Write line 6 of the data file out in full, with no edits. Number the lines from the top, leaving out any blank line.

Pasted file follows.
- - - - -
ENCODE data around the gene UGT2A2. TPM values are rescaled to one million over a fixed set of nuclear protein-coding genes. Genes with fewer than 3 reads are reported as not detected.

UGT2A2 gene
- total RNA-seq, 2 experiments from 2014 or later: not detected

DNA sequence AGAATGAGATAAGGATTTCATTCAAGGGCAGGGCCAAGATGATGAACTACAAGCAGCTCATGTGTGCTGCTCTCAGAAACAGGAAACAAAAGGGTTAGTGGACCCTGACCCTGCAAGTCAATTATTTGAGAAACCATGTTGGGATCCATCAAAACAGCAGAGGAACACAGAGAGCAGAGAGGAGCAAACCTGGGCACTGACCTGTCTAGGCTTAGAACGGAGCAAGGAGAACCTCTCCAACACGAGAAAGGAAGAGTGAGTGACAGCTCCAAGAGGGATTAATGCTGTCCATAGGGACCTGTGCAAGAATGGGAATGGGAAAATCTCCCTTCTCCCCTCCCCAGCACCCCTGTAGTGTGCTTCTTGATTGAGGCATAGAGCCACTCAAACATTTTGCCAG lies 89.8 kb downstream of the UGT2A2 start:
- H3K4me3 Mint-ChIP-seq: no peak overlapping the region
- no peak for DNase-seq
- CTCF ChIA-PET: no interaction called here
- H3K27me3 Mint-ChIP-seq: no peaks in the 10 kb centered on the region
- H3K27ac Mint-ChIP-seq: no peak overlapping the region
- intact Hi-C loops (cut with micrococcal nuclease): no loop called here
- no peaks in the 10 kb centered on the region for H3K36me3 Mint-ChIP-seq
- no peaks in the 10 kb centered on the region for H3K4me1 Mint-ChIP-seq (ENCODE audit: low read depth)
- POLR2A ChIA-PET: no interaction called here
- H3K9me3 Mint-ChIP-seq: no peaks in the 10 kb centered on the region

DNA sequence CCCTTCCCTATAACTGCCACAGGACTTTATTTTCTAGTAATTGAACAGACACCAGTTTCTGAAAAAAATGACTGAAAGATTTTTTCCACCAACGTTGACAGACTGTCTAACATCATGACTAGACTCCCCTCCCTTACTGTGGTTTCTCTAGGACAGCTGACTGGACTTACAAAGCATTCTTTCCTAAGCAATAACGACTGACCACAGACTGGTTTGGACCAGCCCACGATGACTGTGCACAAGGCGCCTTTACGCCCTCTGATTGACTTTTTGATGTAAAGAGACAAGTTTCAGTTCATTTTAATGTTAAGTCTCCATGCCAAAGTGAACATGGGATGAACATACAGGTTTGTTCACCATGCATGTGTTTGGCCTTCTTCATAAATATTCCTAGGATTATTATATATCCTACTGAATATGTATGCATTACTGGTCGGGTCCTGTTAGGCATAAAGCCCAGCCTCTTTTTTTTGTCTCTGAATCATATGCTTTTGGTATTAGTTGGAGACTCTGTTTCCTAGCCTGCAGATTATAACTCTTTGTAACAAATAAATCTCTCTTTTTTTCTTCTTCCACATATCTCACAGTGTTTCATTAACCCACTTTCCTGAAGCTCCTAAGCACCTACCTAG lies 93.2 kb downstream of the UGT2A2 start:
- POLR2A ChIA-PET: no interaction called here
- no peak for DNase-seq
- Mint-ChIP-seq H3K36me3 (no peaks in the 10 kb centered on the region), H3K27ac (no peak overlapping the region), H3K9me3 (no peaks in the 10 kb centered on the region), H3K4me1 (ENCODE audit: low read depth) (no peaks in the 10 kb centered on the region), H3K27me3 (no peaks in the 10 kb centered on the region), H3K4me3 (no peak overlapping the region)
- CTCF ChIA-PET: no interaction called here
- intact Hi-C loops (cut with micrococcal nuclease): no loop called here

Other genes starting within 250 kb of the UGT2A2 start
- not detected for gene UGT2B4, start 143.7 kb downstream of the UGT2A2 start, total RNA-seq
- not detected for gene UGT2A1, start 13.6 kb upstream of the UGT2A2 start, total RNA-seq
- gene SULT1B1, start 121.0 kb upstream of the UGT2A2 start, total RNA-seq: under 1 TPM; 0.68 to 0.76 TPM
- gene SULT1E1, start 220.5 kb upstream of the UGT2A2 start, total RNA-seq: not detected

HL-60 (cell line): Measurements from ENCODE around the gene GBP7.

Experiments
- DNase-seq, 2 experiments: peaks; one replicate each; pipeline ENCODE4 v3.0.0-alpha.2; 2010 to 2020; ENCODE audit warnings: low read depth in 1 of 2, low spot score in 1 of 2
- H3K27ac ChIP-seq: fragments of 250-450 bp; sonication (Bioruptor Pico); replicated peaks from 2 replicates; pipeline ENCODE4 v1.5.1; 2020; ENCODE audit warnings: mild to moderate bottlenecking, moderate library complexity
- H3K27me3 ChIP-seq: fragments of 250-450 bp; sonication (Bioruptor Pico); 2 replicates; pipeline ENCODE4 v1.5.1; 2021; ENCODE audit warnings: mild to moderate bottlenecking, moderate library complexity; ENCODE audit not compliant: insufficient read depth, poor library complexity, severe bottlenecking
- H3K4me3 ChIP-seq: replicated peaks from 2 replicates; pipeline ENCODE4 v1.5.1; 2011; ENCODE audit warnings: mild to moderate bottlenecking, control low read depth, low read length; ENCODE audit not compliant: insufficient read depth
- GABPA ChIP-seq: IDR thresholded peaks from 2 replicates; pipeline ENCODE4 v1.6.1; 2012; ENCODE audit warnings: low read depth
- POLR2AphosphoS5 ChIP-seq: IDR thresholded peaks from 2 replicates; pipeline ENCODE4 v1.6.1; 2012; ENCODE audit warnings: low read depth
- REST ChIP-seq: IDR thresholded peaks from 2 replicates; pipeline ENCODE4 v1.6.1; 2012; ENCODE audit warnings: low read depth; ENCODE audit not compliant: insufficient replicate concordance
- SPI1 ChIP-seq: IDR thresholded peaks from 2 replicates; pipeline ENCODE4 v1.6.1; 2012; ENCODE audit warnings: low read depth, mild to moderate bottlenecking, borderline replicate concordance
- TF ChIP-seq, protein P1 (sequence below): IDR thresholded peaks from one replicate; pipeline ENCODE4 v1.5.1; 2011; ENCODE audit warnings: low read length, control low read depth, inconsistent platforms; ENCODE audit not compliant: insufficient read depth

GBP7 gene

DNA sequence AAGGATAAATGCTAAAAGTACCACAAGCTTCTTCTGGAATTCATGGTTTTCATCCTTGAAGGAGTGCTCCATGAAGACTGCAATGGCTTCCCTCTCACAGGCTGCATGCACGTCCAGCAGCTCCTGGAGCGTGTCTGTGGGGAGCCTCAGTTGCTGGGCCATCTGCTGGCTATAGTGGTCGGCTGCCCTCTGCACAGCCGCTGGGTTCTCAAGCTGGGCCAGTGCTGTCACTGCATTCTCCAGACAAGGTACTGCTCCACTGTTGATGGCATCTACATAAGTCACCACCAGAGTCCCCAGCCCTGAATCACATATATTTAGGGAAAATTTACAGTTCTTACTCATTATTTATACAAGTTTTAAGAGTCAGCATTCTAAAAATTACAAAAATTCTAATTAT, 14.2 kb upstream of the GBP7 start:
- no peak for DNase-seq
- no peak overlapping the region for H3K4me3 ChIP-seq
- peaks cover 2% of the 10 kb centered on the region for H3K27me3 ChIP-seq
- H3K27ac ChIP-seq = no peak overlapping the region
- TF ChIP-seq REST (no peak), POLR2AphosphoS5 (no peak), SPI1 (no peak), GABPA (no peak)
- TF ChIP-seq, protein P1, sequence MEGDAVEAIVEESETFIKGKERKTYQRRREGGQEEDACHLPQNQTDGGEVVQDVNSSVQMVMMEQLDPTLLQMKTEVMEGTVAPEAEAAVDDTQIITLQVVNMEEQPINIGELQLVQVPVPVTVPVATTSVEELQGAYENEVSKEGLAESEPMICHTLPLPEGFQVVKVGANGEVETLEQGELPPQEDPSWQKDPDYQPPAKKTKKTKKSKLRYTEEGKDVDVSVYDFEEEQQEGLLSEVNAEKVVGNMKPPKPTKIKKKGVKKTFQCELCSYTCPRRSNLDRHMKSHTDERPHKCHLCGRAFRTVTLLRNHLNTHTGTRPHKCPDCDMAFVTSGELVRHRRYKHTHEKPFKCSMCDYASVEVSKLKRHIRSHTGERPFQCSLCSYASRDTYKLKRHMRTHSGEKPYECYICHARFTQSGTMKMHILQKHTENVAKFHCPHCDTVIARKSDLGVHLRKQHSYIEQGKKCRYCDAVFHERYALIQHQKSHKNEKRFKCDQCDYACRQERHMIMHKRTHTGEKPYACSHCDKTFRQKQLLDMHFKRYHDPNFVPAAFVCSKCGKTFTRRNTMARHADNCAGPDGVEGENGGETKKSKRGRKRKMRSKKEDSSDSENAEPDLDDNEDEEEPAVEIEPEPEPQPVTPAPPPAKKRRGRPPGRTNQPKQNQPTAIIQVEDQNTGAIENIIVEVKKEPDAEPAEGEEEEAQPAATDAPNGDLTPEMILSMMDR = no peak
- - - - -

- no peak for DNase-seq